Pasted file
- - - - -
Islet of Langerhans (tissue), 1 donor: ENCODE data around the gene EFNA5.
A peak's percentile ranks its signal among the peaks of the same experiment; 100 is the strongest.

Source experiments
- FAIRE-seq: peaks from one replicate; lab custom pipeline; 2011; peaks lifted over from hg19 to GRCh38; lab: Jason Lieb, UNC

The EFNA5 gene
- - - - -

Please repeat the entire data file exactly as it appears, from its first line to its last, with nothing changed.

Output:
Islet of Langerhans (tissue), 1 donor: ENCODE data around the gene EFNA5.
A peak's percentile ranks its signal among the peaks of the same experiment; 100 is the strongest.

Source experiments
- FAIRE-seq: peaks from one replicate; lab custom pipeline; 2011; peaks lifted over from hg19 to GRCh38; lab: Jason Lieb, UNC

The EFNA5 gene